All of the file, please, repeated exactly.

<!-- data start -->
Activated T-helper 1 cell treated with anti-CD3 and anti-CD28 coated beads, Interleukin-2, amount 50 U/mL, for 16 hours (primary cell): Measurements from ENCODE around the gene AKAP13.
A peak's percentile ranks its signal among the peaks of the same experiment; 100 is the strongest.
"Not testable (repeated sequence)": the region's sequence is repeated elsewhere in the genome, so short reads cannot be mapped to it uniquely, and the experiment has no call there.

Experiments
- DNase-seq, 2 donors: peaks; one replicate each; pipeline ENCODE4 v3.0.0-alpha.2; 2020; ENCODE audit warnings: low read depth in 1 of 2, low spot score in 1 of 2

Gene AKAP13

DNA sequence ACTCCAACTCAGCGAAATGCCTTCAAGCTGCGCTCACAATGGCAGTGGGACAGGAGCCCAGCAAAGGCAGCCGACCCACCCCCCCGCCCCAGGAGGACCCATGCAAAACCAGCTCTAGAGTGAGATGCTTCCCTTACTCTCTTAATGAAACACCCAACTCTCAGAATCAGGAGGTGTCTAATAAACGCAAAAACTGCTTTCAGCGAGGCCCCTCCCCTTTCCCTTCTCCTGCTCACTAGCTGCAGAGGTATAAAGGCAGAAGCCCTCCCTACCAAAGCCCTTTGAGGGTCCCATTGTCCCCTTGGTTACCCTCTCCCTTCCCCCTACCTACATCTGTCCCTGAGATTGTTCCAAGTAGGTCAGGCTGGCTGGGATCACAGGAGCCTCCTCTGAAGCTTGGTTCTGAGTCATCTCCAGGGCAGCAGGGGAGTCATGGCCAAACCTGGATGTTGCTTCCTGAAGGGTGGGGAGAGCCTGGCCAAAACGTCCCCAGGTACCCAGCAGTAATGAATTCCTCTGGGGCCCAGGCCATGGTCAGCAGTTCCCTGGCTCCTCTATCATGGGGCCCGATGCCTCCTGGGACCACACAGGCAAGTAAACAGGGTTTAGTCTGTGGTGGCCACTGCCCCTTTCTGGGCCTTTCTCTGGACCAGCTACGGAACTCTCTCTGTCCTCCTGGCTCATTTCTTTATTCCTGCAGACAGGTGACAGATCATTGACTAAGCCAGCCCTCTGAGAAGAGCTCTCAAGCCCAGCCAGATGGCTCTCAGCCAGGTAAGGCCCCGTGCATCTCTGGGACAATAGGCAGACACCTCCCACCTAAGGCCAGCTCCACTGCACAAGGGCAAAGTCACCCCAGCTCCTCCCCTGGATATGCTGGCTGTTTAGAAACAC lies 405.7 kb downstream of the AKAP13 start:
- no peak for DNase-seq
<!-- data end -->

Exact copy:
Activated T-helper 1 cell treated with anti-CD3 and anti-CD28 coated beads, Interleukin-2, amount 50 U/mL, for 16 hours (primary cell): Measurements from ENCODE around the gene AKAP13.
A peak's percentile ranks its signal among the peaks of the same experiment; 100 is the strongest.
"Not testable (repeated sequence)": the region's sequence is repeated elsewhere in the genome, so short reads cannot be mapped to it uniquely, and the experiment has no call there.

Experiments
- DNase-seq, 2 donors: peaks; one replicate each; pipeline ENCODE4 v3.0.0-alpha.2; 2020; ENCODE audit warnings: low read depth in 1 of 2, low spot score in 1 of 2

Gene AKAP13

DNA sequence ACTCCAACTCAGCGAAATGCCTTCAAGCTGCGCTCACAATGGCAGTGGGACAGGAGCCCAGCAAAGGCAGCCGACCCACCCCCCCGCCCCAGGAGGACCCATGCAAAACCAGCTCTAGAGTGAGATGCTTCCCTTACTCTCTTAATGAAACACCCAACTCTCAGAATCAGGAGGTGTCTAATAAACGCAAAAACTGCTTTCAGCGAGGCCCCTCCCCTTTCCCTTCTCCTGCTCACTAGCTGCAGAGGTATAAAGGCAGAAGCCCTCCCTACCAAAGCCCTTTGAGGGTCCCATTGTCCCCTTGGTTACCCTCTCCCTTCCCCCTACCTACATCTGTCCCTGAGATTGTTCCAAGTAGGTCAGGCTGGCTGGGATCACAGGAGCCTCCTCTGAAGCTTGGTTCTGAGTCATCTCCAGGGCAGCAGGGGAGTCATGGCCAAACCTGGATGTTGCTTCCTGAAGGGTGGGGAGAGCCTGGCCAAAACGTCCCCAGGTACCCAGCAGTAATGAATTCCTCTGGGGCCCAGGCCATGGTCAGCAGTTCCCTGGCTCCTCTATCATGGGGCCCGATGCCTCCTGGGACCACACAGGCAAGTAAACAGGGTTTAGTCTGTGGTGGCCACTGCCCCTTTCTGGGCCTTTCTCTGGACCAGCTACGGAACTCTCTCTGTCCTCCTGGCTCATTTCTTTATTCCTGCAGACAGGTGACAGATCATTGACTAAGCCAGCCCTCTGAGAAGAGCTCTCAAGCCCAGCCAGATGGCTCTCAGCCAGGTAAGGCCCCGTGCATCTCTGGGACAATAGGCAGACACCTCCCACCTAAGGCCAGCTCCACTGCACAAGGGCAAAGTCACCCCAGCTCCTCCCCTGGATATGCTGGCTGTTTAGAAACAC lies 405.7 kb downstream of the AKAP13 start:
- no peak for DNase-seq